“I stepped back to start fine-tuning the little things so the event could be 10 times what I imagined in terms of planning and raising money and awareness and how we raise money using social media outlets to make sure that people can help and donate and communicate what we do... and provide our legal authenticity in an easier fashion,” Minor told TSL.
"It was smoother since I named Kris Davis as lead trainer and had him take over the running of the camp. He’s a known ball player in NYC who has a mental approach to the game and a great spirit. It's not just about basketball."
Davis is someone whose understanding of the physical and spiritual connection between life and basketball meshes well with Thomas’ overall vision for the camp. Davis’ focus is on “Mind, Body and Soul.”
Beyond The Bluffs And The Bounce
Minor said that every year BITB wants to champion for another campaign that needs to be empowered. This year it was freenana.org, shedding light on elderly care in America.
“It really celebrates the memory of my godbrother's grandmother who made history in 1959 by becoming the first African – American registered nurse to graduate from Hartford Hospital School of Nursing," Minor explained.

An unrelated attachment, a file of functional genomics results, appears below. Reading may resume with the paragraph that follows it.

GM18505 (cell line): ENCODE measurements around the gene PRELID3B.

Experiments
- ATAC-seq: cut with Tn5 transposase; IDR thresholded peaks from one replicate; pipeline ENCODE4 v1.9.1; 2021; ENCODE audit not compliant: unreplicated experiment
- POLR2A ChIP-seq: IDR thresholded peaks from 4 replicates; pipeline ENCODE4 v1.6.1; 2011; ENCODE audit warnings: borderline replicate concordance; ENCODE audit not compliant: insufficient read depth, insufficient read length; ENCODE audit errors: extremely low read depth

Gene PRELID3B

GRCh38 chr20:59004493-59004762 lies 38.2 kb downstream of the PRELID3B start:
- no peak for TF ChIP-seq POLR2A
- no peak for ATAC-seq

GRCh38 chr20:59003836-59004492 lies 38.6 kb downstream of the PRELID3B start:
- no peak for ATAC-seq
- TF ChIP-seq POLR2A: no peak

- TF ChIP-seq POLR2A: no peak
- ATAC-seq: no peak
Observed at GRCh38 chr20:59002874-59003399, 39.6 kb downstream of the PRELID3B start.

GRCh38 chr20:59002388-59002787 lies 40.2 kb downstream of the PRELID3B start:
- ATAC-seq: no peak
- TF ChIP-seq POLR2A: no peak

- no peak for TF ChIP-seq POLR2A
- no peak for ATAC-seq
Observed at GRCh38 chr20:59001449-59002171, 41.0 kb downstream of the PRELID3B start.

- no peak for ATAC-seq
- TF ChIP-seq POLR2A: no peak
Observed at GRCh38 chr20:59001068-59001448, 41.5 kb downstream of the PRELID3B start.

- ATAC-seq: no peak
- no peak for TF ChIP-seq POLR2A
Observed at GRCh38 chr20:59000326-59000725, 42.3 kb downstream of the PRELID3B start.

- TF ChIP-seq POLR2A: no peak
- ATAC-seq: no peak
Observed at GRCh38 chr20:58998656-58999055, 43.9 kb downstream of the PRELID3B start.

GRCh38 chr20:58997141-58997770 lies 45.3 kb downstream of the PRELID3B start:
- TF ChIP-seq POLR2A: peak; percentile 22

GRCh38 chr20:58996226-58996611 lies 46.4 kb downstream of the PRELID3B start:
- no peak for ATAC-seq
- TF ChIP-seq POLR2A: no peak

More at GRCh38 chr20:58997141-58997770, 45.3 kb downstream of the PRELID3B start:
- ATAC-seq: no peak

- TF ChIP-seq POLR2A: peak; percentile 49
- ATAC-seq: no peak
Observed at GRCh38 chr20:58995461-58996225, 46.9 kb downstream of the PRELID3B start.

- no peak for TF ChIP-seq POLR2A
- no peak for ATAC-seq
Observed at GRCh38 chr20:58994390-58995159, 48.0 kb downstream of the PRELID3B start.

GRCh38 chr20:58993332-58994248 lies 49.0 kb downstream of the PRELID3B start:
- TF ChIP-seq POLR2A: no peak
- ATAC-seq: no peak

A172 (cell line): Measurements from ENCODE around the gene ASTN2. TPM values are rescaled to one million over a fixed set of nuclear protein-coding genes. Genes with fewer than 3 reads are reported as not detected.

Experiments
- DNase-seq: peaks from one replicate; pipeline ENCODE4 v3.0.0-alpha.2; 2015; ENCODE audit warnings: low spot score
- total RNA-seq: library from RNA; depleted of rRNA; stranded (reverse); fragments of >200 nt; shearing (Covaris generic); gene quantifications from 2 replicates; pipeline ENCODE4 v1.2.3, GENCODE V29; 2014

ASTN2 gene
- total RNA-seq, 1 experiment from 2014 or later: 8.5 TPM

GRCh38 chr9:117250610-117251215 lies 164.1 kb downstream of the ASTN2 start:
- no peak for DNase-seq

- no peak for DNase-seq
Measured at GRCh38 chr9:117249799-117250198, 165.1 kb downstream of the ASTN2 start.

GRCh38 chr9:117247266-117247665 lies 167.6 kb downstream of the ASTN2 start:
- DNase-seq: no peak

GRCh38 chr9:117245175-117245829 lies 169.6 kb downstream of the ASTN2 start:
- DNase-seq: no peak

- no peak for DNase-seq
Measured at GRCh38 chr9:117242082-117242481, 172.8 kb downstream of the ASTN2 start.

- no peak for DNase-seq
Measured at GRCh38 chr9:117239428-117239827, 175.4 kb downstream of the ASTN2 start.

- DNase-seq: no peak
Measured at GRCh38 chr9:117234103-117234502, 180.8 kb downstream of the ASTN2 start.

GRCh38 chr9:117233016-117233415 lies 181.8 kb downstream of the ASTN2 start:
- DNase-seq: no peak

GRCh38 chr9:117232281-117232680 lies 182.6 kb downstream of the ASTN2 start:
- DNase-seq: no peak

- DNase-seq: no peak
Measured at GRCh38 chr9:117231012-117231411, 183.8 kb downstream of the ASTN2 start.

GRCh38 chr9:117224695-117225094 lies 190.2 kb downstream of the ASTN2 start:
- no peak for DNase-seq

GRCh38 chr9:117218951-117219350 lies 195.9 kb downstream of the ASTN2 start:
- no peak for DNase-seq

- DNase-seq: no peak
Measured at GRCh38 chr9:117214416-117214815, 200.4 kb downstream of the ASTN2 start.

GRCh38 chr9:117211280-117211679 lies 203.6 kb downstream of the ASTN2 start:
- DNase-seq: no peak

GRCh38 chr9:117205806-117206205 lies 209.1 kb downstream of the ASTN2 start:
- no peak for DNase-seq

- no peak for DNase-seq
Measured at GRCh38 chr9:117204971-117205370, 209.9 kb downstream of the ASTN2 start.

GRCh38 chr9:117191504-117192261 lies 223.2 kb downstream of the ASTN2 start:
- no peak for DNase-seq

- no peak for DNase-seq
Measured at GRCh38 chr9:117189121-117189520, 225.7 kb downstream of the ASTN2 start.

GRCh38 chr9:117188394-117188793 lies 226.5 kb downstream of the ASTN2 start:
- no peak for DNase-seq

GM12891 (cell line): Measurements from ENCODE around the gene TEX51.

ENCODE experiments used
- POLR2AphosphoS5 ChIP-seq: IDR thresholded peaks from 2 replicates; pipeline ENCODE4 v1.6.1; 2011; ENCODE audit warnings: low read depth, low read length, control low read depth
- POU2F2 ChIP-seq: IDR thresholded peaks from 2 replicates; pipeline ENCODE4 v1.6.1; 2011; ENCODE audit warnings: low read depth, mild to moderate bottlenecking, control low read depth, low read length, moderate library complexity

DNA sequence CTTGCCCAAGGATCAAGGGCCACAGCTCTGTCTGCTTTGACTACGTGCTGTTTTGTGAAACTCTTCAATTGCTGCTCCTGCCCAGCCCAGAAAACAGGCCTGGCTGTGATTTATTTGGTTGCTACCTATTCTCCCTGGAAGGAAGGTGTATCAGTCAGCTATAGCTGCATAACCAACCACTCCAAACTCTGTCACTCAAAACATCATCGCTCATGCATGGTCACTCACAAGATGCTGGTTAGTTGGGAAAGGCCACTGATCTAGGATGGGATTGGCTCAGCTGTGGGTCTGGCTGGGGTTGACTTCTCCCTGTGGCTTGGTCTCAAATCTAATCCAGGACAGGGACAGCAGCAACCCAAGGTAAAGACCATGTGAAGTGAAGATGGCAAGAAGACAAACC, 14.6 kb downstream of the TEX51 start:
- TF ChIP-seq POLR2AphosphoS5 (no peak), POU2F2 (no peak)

"She was just a trailblazer who gave a lot of her time and energy to healthcare and giving back. We were trying to raise money for her care, so that the government wouldn't take her house as she accrued charges in the hospital. She passed away on September 28th of 2016, but her spirit lives on."
The same selfless spirit that drives the all-encompassing nature of "Battle In The Bluffs."
(Photo Credit: BITB)
“I hope to eventually make this weekly and bring 30 to 50 kids to participate in our basketball and educational offerings and experience a unique life on The Vineyard,” Minor enthusiastically tells The Shadow League. “One they wouldn't be able to experience in Brooklyn or Queens or New Bedford, Massachusetts or wherever we bring these kids from. It gives them great perspective.”
“So five years down the line, I want us to be bringing in 500 kids a year per summer and making them better people and less selfish and more selfless and realizing it takes way more energy to be negative than it does to empower somebody. That's what's missing in most school systems these days. That’s the mission.”